I saw an account of three major publishers’ copyright infringement law suit filed against open education publisher Boundless Learning (BL) in the April 5th Chronicle of Higher Education blog. If you launching an open education startup, viral word-of-mouth marketing is the inexpensive alternative to advertising. But then you attract venture capital funding and a law suit in the same week, articles show up in The Chronicle and even TechCrunch. Free publicity…. priceless.
- Stealing the creative expression of others
- Violating intellectual property rights
- Exploiting and profiting from Plaintiffs’ successful textbooks by making and distributing the free versions of those books
- Build a business upon Plaintiffs’ intellectual property rights
The example cited in The Chronicle article is about a popular biology textbook:
To illustrate this claim of intellectual theft, the publishers’ complaint points to the Boundless versions of several textbooks, including Biology, a textbook authored by Neil Campbell and Jane Reece. The Boundless alternative, the complaint alleges, is guilty of copying the printed material’s layout and engaging in what the complaint calls “photographic paraphrasing.” In one chapter of the printed book, for instance, the editors chose to illustrate the first and second laws of thermodynamics using pictures of a bear running and a bear catching a fish in its mouth. Boundless’s substitute text uses similar pictures to illustrate the same concepts—albeit Creative Commons-licensed images hosted on Wikipedia that include links to the source material, in accordance with the terms of the open license. (source)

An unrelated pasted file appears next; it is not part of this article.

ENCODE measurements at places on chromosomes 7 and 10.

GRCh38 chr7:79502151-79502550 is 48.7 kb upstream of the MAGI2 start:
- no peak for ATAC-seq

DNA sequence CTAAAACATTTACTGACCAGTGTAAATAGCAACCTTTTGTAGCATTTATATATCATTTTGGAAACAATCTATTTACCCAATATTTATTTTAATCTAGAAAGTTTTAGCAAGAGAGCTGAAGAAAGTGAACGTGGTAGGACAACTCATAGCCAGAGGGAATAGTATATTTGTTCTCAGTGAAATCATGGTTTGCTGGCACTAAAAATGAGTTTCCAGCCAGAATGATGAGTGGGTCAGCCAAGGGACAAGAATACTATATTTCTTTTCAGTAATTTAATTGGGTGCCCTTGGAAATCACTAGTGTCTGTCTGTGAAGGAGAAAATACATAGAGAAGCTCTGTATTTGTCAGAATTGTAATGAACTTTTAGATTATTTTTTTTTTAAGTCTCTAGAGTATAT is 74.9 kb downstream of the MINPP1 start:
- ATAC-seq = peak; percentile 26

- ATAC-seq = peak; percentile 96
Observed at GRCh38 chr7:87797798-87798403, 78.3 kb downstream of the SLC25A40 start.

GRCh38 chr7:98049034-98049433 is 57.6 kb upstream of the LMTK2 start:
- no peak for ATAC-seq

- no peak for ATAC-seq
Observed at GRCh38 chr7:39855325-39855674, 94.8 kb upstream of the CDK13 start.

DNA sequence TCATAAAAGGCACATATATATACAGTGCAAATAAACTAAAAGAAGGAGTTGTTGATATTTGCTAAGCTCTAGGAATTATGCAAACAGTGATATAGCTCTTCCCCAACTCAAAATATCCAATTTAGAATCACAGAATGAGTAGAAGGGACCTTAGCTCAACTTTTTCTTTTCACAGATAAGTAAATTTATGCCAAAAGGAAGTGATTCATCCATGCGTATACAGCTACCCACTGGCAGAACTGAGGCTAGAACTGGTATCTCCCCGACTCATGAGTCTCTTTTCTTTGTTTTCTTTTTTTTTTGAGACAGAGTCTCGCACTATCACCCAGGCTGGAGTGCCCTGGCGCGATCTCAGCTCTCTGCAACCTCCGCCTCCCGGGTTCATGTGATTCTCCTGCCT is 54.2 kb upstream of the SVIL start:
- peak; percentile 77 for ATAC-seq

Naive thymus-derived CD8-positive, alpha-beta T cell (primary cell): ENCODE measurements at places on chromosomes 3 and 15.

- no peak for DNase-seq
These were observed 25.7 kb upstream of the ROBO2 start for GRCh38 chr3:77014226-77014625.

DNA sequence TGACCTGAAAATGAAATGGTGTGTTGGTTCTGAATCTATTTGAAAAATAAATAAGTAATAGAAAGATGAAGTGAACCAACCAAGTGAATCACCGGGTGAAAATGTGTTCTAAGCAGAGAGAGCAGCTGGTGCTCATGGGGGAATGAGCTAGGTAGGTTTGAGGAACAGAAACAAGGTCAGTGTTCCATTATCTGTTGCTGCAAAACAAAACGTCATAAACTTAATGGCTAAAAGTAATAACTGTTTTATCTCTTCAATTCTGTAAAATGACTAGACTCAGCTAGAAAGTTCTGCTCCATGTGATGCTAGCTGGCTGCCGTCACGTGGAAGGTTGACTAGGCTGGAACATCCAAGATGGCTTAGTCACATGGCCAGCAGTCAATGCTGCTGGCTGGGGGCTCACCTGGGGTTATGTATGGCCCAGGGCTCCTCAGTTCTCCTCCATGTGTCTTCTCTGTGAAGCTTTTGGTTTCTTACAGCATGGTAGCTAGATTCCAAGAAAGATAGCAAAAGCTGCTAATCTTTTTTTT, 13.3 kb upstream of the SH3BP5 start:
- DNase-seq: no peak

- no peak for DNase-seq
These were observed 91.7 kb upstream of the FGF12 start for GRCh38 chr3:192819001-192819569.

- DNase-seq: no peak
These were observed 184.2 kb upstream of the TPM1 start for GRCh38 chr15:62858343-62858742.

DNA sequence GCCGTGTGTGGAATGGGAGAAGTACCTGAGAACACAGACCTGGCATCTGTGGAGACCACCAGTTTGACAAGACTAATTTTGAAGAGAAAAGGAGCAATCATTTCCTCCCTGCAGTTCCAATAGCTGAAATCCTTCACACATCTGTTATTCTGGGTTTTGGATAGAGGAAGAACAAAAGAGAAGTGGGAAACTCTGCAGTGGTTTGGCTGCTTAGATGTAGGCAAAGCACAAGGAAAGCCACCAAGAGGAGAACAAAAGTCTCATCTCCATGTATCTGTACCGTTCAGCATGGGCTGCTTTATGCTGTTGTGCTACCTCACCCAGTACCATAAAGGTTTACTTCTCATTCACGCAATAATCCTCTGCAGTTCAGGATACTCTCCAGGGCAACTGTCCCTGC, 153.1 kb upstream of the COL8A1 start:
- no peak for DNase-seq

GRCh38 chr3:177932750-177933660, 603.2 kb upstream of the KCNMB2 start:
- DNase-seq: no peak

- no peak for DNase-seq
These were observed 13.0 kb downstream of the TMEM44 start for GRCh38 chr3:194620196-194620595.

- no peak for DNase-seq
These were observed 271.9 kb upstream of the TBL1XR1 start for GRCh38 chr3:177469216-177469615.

This bear is not running or catching a fish. This bear is bushed. I think this argument is too. At least two general categories of material are generally not eligible for federal copyright protection, according to the government’s Copyright Basics (pdf):
- titles, names, short phrases, and slogans; familiar symbols or designs; mere variations of typographic ornamentation, lettering, or coloring; mere listings of ingredients or contents
- ideas, procedures, methods, systems, processes, concepts, principles, discoveries, or devices, as distinguished from a description, explanation, or illustration.
The idea of a bear’s physical activity being used as an analogy for the laws of thermodynamics is not copyrightable. And if the bears are different and the other diagrammatic expressions integrated with the bear not identical, is this any different than the similarity that already takes place between competing commercial textbook publishers trying to illustrate principles of thermodynamics?
Anyway, this is all speculation based on the outlines of a lawsuit and a copies of an open textbook that is still effectively gated for currently in invite-only beta. BL is happy to have all this attention and the roll of David against a Goliath consortium. There are also decent questions about the quality of the BL products, and I have my own opinion about certain free open access textbook publishers around quality and the opportunity to exploit scholarly authors.